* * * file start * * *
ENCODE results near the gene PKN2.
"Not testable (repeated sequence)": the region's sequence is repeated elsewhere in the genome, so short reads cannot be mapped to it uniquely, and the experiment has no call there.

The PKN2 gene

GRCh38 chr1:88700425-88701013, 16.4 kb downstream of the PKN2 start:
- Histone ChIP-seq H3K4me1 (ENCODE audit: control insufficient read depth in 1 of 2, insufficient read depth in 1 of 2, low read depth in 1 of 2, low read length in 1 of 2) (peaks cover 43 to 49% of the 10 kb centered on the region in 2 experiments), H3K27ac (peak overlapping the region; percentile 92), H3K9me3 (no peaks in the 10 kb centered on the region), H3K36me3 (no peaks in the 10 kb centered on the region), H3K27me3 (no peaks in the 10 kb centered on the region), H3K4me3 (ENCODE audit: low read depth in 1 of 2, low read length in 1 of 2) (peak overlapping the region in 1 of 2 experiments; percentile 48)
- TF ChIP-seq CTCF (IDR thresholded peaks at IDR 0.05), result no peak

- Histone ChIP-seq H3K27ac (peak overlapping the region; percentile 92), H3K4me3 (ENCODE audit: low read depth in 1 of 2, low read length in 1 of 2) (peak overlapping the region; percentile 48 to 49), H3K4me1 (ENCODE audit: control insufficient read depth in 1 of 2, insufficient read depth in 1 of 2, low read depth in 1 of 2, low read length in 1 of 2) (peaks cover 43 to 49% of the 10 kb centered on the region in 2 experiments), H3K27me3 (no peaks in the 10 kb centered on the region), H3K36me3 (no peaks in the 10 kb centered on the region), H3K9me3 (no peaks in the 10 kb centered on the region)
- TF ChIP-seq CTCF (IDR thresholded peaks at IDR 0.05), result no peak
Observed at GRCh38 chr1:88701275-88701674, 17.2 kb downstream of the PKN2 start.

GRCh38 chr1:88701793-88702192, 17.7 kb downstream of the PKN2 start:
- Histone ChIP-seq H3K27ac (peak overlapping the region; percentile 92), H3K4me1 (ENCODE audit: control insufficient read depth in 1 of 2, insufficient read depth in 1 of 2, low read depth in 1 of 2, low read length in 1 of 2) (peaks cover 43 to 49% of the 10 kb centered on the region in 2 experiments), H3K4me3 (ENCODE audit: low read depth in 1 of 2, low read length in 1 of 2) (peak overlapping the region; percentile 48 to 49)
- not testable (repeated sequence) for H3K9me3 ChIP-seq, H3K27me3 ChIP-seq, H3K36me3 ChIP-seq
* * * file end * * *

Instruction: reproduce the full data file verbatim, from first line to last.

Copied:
ENCODE results near the gene PKN2.
"Not testable (repeated sequence)": the region's sequence is repeated elsewhere in the genome, so short reads cannot be mapped to it uniquely, and the experiment has no call there.

The PKN2 gene

GRCh38 chr1:88700425-88701013, 16.4 kb downstream of the PKN2 start:
- Histone ChIP-seq H3K4me1 (ENCODE audit: control insufficient read depth in 1 of 2, insufficient read depth in 1 of 2, low read depth in 1 of 2, low read length in 1 of 2) (peaks cover 43 to 49% of the 10 kb centered on the region in 2 experiments), H3K27ac (peak overlapping the region; percentile 92), H3K9me3 (no peaks in the 10 kb centered on the region), H3K36me3 (no peaks in the 10 kb centered on the region), H3K27me3 (no peaks in the 10 kb centered on the region), H3K4me3 (ENCODE audit: low read depth in 1 of 2, low read length in 1 of 2) (peak overlapping the region in 1 of 2 experiments; percentile 48)
- TF ChIP-seq CTCF (IDR thresholded peaks at IDR 0.05), result no peak

- Histone ChIP-seq H3K27ac (peak overlapping the region; percentile 92), H3K4me3 (ENCODE audit: low read depth in 1 of 2, low read length in 1 of 2) (peak overlapping the region; percentile 48 to 49), H3K4me1 (ENCODE audit: control insufficient read depth in 1 of 2, insufficient read depth in 1 of 2, low read depth in 1 of 2, low read length in 1 of 2) (peaks cover 43 to 49% of the 10 kb centered on the region in 2 experiments), H3K27me3 (no peaks in the 10 kb centered on the region), H3K36me3 (no peaks in the 10 kb centered on the region), H3K9me3 (no peaks in the 10 kb centered on the region)
- TF ChIP-seq CTCF (IDR thresholded peaks at IDR 0.05), result no peak
Observed at GRCh38 chr1:88701275-88701674, 17.2 kb downstream of the PKN2 start.

GRCh38 chr1:88701793-88702192, 17.7 kb downstream of the PKN2 start:
- Histone ChIP-seq H3K27ac (peak overlapping the region; percentile 92), H3K4me1 (ENCODE audit: control insufficient read depth in 1 of 2, insufficient read depth in 1 of 2, low read depth in 1 of 2, low read length in 1 of 2) (peaks cover 43 to 49% of the 10 kb centered on the region in 2 experiments), H3K4me3 (ENCODE audit: low read depth in 1 of 2, low read length in 1 of 2) (peak overlapping the region; percentile 48 to 49)
- not testable (repeated sequence) for H3K9me3 ChIP-seq, H3K27me3 ChIP-seq, H3K36me3 ChIP-seq